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India rice prices drop to five-month low; Vietnam hits multi-year high

Reuters  |  BENGALURU 

By Verma

BENGALURU (Reuters) - prices in top exporter fell this week to their lowest in five months as the rupee depreciated, while rates in hit a four-year high amid stronger demand and limited supplies.

India's 5 percent broken parboiled variety prices dropped by $3 to $404-$408 per tonne.

The continuous correction in the rupee has allowed exporters to reduce export prices in dollar terms, said an exporter based at Kakinada in the southern state of

The rupee has fallen about 6 percent so far in 2018 to its lowest in 16 months, increasing exporters' margins from overseas sales.

"Indian is becoming more competitive in the world market due to the falling rupee," said another exporter based at Kakinada.

exports in surged 18 percent to a record 12.7 million tonnes in the 2017/18 financial year, which ended on March 31, on good demand for non-basmati rice from Bangladesh, and

An at Bangladesh's food ministry, however, said the country would not require hefty rice imports this year. emerged as a major importer in 2017 after floods damaged its crops.

"The government's stock levels have improved significantly. I don't think would need to import a huge amount this year again, even if rice crops are affected by flooding."

Meanwhile, in Vietnam, prices of 5 percent broken rice rose to $460-$465 per tonne from $455-$460 a week earlier. It was the highest level since August 2014.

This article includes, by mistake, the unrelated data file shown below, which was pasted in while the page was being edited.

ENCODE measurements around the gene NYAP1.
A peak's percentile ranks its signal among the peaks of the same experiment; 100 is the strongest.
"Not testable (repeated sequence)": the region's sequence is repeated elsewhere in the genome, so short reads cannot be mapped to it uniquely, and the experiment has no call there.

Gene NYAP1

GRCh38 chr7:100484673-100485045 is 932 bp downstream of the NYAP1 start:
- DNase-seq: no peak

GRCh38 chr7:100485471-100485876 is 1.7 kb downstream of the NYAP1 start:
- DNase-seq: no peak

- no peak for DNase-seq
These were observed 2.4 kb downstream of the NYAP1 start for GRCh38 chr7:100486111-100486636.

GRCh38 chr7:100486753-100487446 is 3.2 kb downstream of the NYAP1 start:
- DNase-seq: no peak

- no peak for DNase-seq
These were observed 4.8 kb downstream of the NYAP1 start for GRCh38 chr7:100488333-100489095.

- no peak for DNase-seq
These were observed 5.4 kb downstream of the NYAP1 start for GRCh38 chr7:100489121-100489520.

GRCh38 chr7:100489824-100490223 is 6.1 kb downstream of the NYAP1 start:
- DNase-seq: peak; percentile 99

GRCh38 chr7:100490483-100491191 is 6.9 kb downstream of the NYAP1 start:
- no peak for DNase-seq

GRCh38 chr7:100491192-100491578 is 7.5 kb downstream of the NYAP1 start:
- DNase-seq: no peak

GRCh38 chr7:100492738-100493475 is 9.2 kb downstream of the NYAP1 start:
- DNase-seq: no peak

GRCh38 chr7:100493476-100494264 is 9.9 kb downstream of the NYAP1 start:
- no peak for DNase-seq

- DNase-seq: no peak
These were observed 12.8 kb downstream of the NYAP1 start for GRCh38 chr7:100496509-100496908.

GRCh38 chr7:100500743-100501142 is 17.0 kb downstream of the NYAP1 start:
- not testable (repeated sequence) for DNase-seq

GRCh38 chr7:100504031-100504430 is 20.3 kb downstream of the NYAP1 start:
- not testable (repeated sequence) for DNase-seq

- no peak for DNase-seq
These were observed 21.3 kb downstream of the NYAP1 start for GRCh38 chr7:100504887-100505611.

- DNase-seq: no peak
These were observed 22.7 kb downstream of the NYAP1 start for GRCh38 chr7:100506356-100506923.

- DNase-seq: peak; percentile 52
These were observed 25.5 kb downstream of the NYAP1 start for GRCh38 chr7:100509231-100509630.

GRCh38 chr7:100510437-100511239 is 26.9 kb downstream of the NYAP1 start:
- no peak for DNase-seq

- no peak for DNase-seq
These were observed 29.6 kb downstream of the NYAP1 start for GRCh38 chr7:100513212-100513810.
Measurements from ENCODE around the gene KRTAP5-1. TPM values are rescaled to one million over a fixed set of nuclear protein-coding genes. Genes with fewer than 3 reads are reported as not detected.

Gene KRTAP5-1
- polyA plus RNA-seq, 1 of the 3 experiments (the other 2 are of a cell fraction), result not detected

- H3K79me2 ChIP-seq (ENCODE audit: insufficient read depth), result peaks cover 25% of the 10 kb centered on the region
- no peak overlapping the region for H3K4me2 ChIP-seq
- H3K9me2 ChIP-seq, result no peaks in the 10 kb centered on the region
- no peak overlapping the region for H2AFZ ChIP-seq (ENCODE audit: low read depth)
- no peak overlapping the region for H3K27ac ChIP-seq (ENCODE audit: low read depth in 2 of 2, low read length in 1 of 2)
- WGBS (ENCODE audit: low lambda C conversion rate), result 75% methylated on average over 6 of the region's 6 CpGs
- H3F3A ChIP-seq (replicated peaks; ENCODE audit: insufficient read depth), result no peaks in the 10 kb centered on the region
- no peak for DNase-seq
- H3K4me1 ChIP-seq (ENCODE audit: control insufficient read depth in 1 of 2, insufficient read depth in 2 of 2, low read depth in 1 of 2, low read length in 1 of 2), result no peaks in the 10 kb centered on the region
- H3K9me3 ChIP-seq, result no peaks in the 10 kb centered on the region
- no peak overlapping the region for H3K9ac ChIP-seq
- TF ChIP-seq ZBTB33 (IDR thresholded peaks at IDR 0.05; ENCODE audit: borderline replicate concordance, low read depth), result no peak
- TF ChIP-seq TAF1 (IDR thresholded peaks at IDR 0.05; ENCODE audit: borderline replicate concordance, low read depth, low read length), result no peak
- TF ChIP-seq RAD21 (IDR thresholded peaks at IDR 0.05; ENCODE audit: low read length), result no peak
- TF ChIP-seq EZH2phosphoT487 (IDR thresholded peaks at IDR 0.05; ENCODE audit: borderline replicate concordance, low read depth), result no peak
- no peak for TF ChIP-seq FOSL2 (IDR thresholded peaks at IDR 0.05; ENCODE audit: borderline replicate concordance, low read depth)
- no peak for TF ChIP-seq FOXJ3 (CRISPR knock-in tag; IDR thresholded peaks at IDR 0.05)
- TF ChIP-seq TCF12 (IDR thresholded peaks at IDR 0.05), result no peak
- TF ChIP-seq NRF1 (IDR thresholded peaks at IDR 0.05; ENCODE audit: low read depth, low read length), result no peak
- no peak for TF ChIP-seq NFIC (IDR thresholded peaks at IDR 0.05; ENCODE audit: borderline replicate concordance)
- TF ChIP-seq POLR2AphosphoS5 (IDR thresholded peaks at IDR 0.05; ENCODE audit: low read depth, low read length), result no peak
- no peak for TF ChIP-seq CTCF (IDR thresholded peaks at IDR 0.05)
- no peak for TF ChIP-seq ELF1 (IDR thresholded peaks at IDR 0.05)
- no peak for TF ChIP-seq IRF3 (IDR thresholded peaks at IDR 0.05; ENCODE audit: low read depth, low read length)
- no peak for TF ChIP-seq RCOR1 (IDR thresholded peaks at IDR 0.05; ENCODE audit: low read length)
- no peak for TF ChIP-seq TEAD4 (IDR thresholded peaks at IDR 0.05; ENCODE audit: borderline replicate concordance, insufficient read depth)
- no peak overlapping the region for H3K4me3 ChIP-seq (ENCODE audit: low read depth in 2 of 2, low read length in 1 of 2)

"about Indonesia's plan to buy another 500,000 tonnes gives an additional push to the price amid tight supplies and the recent offers from the Philippines," a Ho Chi Minh City-based said.

"is expected to work directly with Southern Food Corp and Northern Food Corp to buy the grain in private placements, rather than opening a tender."

In Thailand, prices of 5 percent broken rice eased slightly to $435-$440 a tonne, free on board (FOB) Bangkok, from $435-$445 last week, on a weaker baht.

Demand was slow, Bangkok-based traders said, but they hoped lower prices would attract buyers.

"The market is still quiet, but with lower export prices now, there is more chance of sales," a in said.

Thailand, the world's second-biggest rice exporter, will hold an auction for the last 43,700 tonnes of rice fit for human consumption from state stockpiles on Friday. A separate lot of 2 million tonnes, which is unfit for human consumption and for industrial use, will be auctioned next month.

(Reporting by in Bangkok, Khanh Vu in Hanoi, Rajendra Jadhav in Mumbai and Ruma Paul in Dhaka; Editing by Dale Hudson)

(This story has not been edited by Business Standard staff and is auto-generated from a syndicated feed.)

First Published: Thu, May 17 2018. 17:44 IST